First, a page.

Chocolate, Dogs, Cats, and People

I admit it, I love chocolate.

I like milk chocolate, dark chocolate, and even white chocolate. Although I’m not as attracted to other sweets nearly as much, I do love chocolate.

Interestingly enough, dogs seem to be attracted to chocolate, too, even though it can be toxic (and sometimes fatally so). I know my dogs watch what I eat, wait for something to fall, and listen just in case a “leave it,” tells them they can’t have that dropped morsel. If no comment is forthcoming, it’s eagerly eaten no matter what it is. But as a former veterinary technician, I know cases of chocolate toxicity in dogs increases around all of the holidays normally celebrated with chocolate, including Easter, Halloween, Thanksgiving and Christmas. Some of it may be attributed to availability (chocolate is in the house) but it also happens because some dogs like chocolate as much as we do.

Cats, however, rarely need to be treated for chocolate toxicity. A kitten who’s in the discovery stage of development may nibble on a bit of chocolate, but that’s fairly rare. Cats aren’t attracted to it like dogs and people.

Chocolate and People

The taste buds on our tongue originated as survival tools. Things that tasted bad weren’t eaten, sparing us from something that might be harmful or toxic. Things that tasted good were eaten. This system isn’t fool-proof, of course, but as a primitive system, combined with our senses of sight and smell, it kept us alive as a species.

The taste buds are the small bumps on the top of the tongue. Humans have about 9000 of these bumps, called papillae, that are divided into basic specialties. Originally we were taught that we had four different types of taste receptors which included sweet, sour, salty and bitter. Researchers, however, have said we also have receptors for meat and fat.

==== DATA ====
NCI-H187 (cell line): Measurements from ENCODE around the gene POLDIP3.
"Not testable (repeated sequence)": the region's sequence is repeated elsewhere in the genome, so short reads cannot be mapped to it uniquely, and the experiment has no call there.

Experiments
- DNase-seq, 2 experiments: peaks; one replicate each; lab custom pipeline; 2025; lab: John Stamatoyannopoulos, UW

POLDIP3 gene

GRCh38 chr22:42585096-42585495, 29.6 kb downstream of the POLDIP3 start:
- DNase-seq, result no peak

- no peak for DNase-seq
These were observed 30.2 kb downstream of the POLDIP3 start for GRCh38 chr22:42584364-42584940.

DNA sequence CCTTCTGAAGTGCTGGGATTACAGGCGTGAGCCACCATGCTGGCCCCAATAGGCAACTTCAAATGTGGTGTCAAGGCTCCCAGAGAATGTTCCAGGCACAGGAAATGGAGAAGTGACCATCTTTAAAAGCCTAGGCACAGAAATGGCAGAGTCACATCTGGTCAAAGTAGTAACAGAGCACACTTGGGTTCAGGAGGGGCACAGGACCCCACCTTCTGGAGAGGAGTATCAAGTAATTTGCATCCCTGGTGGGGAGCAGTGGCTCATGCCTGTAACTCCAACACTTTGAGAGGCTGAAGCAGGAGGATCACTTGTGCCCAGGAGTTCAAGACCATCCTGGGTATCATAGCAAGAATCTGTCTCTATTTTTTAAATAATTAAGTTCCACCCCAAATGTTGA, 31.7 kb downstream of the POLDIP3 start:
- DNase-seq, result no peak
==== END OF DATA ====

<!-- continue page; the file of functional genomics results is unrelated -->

Chocolate, depending on the type, can trigger sweet as well as bitter. A piece of dark chocolate with salted nuts mixed in can trigger sweet, salty and bitter. A milk chocolate might also awake the receptors for fat. All of this makes our taste buds happy.

We’re attracted to chocolate because it makes our taste buds happy but also because it’s good. We enjoy the taste although there are individual preferences for the levels of sweet, dark or bitter, but we also enjoy the smell, the feel of it in our mouth and the melting on the tongue. It makes us happy. When we experience something we like, our brains release chemicals, the so-called feel-good neurotransmitters (primarily dopamine), which reinforces our pleasure. So when we eat chocolate and like it, our brain responds to that and we end up liking chocolate even more. It become the proverbial win-win situation.

Thankfully, unlike many other animals (including dogs, cats and rats) the ingredients caffeine and theobromine are not a problem for us. In fact, many people enjoy the caffeine buzz.

Chocolate and Cats

Cats have 470 taste buds, most of which are sensitive to meat and fat. Our feline friends do not have the taste receptors for sweets and as a result, are rarely interested in anything sweet. Your cat may want to share your vanilla ice cream because of the dairy component, especially the fat, but the sweetness of the ice cream holds no appeal. Candy and other sweets, including chocolate, are not on your cat’s menu.